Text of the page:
Monday, June 11, 2007

June 11th Log

1947, Raoul Walsh, United States
1st Viewing, DVD

Raoul Walsh is a well known Hollywood filmmaker who stands as a memorable icon for his tough-guy films (notably gangsters and westerns). Walsh started out as an actor and an assistant to D.W. Griffith during the silent era. While filming his 1928 film In Old Arizona, Walsh lost his eye. This ended his career as an actor and also lead to his well-known eye patch that he become legendary for wearing. Though never nominated for an Oscar, Walsh’s career as a director spans over 50 years and many of his films are now regarded as classics. Walsh was a master of narrative pacing and it is perhaps the critical factor that makes his films so wonderful and timeless even today. Walsh was also a master at masking genres. His 1947 film Pursued is no exception as it seems to be masked with genres of western, romance, and family melodrama. The film begins at the scene of the climax and is told as a flashback. What emerges is a purely psychological film that takes on layers of philosophical depths. Pursued is a film I imagine gaining value over repeat viewings. Through moody visuals and musical score (by the great Max Steiner), strong performances by leads Robert Mitchum and Teresa Wright, and expressive direction by Walsh Pursued is a rare noirish psychological western.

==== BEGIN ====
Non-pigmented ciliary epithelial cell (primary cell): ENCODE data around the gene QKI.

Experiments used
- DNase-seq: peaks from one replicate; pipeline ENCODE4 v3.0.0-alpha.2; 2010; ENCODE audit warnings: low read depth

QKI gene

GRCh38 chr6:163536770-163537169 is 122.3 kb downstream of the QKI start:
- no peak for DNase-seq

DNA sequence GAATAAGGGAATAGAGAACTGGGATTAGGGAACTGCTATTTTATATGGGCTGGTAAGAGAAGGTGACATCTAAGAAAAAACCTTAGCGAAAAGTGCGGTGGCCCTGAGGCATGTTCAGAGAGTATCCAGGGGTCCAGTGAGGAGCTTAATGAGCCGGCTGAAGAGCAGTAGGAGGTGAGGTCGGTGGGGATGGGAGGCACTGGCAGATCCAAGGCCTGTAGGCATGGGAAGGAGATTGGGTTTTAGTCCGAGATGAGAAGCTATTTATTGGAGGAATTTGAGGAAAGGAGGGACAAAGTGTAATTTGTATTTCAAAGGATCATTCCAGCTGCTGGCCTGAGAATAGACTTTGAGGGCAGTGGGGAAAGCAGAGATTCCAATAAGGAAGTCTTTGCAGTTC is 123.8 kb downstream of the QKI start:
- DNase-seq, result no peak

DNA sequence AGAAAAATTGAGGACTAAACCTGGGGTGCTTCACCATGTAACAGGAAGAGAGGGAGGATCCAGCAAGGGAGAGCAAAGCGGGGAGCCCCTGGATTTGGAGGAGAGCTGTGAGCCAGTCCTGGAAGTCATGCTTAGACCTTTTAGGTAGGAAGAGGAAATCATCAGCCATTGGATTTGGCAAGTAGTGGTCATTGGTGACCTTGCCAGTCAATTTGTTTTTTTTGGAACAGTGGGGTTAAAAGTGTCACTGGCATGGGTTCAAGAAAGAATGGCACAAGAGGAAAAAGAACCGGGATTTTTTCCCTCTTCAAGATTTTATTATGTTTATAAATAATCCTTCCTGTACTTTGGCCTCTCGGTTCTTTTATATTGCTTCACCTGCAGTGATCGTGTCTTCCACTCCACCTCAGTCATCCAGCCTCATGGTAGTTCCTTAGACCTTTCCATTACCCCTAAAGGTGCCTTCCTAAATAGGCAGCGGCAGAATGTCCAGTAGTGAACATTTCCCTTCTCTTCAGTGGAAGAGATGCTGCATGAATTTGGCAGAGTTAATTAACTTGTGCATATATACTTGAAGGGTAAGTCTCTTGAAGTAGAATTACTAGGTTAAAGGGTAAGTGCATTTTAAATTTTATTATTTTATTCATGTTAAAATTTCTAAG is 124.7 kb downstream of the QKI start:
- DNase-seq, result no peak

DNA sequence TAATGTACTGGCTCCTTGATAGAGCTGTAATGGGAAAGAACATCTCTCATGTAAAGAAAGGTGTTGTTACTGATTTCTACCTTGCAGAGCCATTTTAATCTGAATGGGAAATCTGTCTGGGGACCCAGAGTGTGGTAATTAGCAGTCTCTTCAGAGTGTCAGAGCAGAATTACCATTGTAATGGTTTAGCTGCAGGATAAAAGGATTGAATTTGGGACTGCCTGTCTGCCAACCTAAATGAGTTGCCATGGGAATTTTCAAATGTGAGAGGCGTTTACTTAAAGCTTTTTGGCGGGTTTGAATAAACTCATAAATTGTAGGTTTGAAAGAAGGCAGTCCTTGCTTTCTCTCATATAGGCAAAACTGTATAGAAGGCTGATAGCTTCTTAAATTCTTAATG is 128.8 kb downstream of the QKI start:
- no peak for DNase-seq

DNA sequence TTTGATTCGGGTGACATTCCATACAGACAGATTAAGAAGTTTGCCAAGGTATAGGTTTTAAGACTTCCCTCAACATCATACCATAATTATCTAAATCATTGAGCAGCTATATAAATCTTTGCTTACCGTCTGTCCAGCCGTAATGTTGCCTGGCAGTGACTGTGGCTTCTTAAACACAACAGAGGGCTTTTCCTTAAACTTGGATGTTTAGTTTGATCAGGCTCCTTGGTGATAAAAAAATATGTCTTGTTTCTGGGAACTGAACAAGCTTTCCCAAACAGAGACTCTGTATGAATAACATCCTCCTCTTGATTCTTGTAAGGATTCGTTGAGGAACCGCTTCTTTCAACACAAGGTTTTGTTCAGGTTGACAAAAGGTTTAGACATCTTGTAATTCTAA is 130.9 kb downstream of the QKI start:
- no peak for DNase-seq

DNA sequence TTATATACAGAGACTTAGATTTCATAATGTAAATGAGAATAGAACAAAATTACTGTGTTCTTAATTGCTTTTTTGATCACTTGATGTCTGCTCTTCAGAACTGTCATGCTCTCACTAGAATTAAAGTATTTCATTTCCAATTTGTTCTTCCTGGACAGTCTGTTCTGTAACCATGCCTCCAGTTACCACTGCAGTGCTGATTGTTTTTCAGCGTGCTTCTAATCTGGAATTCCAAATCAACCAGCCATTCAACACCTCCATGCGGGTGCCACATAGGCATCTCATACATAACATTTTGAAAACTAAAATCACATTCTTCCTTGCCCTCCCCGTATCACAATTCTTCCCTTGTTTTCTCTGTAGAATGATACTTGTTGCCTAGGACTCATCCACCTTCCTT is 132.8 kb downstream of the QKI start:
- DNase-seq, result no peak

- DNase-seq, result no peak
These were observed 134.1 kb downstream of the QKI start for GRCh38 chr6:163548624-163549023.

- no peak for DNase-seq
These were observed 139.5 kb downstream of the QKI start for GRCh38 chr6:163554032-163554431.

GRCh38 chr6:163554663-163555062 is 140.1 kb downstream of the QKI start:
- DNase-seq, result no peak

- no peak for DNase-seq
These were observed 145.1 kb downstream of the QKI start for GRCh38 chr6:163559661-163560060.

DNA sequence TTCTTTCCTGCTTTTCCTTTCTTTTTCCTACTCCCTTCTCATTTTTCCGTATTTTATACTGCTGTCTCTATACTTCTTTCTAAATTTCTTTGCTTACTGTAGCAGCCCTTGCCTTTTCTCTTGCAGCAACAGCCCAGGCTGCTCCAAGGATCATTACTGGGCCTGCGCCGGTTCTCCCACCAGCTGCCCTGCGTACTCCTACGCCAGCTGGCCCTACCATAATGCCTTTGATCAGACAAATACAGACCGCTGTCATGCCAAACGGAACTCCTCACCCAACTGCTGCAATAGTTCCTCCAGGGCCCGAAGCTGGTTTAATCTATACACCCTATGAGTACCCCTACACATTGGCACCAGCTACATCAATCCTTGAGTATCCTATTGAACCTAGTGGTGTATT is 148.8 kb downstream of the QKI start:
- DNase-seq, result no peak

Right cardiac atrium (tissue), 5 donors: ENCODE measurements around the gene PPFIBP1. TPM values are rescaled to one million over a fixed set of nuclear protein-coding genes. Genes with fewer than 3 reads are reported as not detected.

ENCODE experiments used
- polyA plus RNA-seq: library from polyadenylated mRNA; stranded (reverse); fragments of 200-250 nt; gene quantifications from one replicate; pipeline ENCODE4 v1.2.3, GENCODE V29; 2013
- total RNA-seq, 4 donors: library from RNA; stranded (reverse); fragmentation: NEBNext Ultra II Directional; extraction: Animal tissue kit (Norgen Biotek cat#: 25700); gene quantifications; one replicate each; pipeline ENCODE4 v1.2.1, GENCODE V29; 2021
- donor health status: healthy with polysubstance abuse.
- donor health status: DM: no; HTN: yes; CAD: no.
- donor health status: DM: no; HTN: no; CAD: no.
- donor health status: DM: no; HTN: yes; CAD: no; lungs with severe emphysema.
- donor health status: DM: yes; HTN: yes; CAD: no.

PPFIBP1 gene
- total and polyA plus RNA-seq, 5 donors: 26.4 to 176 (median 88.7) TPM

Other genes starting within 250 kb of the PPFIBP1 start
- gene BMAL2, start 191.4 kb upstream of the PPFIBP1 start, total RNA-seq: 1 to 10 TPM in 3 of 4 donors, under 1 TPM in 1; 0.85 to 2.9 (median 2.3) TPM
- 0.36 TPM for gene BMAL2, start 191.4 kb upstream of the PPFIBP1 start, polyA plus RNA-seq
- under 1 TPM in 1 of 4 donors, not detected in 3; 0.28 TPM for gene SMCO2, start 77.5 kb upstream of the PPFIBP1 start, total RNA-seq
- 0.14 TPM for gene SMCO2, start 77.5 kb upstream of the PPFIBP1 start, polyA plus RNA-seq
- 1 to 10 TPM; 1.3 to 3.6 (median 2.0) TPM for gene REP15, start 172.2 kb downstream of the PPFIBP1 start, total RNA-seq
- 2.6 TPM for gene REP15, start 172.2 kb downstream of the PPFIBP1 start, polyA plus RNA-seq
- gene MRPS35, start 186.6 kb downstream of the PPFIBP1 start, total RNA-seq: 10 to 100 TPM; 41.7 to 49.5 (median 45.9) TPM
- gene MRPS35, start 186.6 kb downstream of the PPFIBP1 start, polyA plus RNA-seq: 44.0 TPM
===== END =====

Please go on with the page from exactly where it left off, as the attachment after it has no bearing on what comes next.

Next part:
1958, Alfred Hitchcock, United States
Repeat Viewing, Encore

Alfred Hitchcock's Vertigo is a brilliant, thrilling, masterpiece that misleads you every step of the way. It's a film that gets better with every viewing, as you can get a new perspective each time. I think Vertigo is Hitchcock's most artistic and ultimately among his best films (alongside Rear Window and Notorious). Sure Hitchcock has made some brilliant films, but I think none have the depth that Vertigo does. Vertigo is an examination of desire and it's about how what we often think of romantic love can truly be selfish emotion. I'm most fascinated with the films study of Scottie's (played to perfection by James Stewart) relationships to Madeleine and Midge, who is the opposite of Madeleine. Midge is real, Madeleine is not. Scottie is obsessed with Madeleine; her mysteries, her beauty, who wouldn't want her? While Midge is available, loving, honest, but plain and unexciting. She'sthe kind of women you don't look twice at. It's really interesting psychology about the male psyche. If nothing else, master composer Bernard Hermann and the film's final image are sure to move you. The visual aspects of the film are astonishing (the endless use of profile shots, the passionate green lighting effects glaring through the window, the Golden Gate Bridge, the final shot, etc, etc). Vertigo is an amazing masterpiece that's one of the most important films in American cinema history, by one of the most influential filmmakers.


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